A cemetery may seem like an unlikely place to be when people around the world are preparing for Christmas.
However, for Edmonton-area Catholics who have lost a loved one, the Holy Cross Cemetery is where they feel the most connectedness, amidst the gift shopping, bustle and joy of the Christmas season. Families are invited to bring a particularly meaningful ornament to hang on the Christmas tree in the mausoleum building, and each year hundreds join Archbishop Richard Smith for an annual Advent Mass there.
“Our loved ones who’ve died and gone before us marked with faith, are those who are now in the hands of a loving, merciful God. That’s our hope,” Archbishop Smith said in his homily.
“We remain connected at all times to what is true and what is real. And what is true is that God loves us, this God who loves us has become one of us, has assumed our suffering, is with us now in our suffering, and has vanquished death, making it the gateway to eternal life,” Smith told more than 300 people who attended the Mass.
“That is the reality which we claim to be the source of our unshakeable hope, even as we endure the grief of the loss of our loved one.”
The Mass was followed by the blessing of a new administrative building for Edmonton Catholic Cemeteries, which operates five cemeteries in the area. The construction is part of a $10-million expansion at the Holy Cross site on Mark Messier Trail.
The demand for Catholic burials is increasing, and the new building provides much needed space for those grieving to meet with family advisers. Previously they often met inside the small personal offices of staff members or in a temporary trailer office.
“It’s just going to be a more welcoming environment certainly than what we could offer (families) before in that cramped little office space,” said Roxanne Burton, manager of Edmonton Catholic Cemeteries.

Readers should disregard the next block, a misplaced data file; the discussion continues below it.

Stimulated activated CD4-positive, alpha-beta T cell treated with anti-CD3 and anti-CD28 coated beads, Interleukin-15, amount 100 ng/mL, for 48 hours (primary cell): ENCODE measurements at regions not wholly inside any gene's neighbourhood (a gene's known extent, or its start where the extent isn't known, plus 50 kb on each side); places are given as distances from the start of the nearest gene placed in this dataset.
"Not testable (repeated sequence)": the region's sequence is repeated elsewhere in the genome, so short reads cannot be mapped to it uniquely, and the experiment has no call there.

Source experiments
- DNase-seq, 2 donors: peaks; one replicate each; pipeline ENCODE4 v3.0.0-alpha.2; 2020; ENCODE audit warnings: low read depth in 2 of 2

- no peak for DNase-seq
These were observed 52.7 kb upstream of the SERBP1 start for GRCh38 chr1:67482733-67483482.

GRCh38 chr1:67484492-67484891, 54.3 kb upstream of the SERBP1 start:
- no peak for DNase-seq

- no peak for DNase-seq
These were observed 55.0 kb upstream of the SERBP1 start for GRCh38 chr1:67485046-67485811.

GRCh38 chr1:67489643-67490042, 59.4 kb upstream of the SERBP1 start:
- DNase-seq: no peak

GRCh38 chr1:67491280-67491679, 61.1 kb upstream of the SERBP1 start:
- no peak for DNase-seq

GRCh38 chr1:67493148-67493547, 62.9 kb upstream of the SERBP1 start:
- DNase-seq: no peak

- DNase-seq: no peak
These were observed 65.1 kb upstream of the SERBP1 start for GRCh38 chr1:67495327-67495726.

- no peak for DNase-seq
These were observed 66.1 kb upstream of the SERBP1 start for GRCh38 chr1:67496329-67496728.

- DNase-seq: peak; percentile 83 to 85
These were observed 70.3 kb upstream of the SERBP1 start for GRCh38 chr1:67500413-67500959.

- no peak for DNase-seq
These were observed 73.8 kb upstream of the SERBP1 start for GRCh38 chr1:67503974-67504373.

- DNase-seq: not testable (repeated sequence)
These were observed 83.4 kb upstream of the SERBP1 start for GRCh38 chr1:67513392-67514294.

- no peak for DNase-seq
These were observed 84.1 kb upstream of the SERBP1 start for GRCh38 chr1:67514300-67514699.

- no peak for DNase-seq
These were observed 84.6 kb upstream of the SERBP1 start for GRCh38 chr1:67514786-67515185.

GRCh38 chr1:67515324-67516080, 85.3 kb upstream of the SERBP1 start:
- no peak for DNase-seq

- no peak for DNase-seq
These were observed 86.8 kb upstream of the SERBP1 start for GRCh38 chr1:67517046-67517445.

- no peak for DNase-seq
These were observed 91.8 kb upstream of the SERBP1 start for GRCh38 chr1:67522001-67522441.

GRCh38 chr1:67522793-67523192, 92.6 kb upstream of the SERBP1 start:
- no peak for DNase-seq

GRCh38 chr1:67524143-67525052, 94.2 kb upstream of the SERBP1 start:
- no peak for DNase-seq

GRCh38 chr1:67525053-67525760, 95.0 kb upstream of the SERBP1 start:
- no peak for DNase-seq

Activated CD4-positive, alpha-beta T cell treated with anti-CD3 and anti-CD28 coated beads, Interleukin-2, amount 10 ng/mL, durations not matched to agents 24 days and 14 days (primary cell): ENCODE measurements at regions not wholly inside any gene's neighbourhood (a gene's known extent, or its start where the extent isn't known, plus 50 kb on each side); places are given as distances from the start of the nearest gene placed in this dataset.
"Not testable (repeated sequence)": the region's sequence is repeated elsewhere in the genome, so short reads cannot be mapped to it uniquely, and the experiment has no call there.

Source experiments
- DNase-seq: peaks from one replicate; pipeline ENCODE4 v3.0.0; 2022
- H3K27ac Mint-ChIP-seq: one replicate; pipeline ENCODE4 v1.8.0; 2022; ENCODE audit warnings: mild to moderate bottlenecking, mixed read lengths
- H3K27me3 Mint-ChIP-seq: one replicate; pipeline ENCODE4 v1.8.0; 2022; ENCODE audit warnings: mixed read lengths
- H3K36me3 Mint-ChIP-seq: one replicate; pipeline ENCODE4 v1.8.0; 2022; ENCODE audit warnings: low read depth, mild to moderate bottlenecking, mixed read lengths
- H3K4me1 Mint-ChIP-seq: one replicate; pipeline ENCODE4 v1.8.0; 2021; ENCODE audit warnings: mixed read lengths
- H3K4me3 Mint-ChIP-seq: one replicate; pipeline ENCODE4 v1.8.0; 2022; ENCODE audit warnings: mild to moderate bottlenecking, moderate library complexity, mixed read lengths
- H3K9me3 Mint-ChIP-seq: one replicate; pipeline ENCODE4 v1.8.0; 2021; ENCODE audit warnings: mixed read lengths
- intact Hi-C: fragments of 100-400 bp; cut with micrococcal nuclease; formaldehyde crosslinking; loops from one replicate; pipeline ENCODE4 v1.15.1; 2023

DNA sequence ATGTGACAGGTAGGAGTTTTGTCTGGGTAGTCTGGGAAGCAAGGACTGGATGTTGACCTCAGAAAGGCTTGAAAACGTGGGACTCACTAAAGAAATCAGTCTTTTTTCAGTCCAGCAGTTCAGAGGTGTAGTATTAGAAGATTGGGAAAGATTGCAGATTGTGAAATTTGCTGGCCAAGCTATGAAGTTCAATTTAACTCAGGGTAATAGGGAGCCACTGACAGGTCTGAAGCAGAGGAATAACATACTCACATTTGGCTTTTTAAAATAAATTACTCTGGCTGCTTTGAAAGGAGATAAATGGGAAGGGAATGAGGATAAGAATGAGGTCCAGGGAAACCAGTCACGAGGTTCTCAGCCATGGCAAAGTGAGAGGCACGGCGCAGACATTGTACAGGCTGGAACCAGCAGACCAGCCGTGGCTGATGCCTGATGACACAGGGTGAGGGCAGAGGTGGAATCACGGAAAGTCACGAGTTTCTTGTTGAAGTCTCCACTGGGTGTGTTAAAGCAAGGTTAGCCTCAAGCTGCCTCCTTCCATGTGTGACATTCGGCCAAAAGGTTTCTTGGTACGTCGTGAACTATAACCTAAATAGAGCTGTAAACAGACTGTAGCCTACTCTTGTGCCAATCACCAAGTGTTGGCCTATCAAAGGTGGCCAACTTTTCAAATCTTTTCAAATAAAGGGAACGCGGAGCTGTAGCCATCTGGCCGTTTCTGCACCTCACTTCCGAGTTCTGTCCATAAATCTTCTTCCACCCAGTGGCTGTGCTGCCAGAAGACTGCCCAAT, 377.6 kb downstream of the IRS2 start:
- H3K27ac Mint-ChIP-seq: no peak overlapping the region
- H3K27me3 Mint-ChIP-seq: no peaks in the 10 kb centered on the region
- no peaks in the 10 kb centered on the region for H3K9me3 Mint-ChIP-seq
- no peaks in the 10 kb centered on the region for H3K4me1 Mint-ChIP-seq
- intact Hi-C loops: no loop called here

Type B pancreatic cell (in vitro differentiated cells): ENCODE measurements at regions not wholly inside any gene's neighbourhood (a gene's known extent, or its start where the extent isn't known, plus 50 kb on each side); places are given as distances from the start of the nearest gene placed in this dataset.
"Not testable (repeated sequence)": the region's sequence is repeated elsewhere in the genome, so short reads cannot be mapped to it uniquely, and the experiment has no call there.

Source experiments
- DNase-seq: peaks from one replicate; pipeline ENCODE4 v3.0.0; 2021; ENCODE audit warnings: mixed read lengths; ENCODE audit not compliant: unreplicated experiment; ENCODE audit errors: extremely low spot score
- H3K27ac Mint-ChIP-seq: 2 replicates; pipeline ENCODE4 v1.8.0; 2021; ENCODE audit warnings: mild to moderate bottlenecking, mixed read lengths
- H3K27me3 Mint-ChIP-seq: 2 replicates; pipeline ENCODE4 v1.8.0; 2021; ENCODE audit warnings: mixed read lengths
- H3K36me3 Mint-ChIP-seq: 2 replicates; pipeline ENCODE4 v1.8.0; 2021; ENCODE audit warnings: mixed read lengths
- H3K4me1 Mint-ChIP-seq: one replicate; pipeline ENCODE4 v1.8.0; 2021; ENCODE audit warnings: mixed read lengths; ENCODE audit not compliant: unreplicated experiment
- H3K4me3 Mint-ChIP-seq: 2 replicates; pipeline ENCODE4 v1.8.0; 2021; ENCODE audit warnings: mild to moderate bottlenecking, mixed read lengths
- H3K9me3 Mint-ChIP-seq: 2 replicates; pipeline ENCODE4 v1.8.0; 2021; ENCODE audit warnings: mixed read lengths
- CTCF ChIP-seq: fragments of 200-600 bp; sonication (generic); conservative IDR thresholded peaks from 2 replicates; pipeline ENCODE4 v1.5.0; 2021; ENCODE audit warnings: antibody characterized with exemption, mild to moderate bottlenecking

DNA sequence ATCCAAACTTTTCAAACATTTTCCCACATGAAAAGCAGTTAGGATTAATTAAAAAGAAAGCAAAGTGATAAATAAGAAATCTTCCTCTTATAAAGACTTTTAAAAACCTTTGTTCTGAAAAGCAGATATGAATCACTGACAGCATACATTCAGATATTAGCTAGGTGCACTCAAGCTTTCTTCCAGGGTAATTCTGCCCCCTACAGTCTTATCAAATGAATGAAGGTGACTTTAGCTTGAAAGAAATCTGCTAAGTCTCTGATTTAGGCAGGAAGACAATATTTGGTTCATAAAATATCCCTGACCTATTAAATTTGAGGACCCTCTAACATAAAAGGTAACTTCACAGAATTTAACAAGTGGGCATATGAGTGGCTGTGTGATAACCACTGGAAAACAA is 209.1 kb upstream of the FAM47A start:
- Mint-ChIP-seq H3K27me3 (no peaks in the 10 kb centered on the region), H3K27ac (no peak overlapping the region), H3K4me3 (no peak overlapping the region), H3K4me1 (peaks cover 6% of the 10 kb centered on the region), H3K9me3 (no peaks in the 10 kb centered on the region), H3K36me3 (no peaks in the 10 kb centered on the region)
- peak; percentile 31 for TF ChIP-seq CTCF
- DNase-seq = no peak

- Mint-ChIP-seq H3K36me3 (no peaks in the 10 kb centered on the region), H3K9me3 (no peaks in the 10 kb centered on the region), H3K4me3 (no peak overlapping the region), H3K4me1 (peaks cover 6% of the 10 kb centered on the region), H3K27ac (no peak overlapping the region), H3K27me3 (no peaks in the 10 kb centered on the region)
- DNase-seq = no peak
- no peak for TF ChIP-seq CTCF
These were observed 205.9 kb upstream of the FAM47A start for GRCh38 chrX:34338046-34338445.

“We’re starting to get busier and busier that way, and the business has just grown now.”
Burton said many people want to be buried in the same cemetery as their loved ones. Edmonton Catholic Cemeteries handled 868 burials last year, including 229 in the mausoleum. The current expansion will add more than 130 burial crypts to the mausoleum and the potential for 2,500 more memorial niches.
Although many Catholics still choose burial of the body, more and more are requesting burial of cremated remains, or cremains. Burton said these accounted for 55.3 per cent of all burials in 2017, up from 52.4 per cent in 2014. There are also more requests for casket burials in the mausoleum, up from 61 in 2014 to 70 in 2017, with a growing waiting list.
The new building includes a welcoming lobby, additional work space for staff, lunchroom, boardroom, and four family meeting rooms. It also has more than five times the space for record keeping, compared to the old records room.
“It was just packed,” said Burton. “When you added sometimes up to five people looking for a record in here, it was just awful. We were just so crammed.”
When construction is complete in 2020, there will be an indoor walkway connecting the administrative building to the mausoleum; a memorial garden with shrubs, flowers and niche spaces on the side of the walkway; and a new chapel area.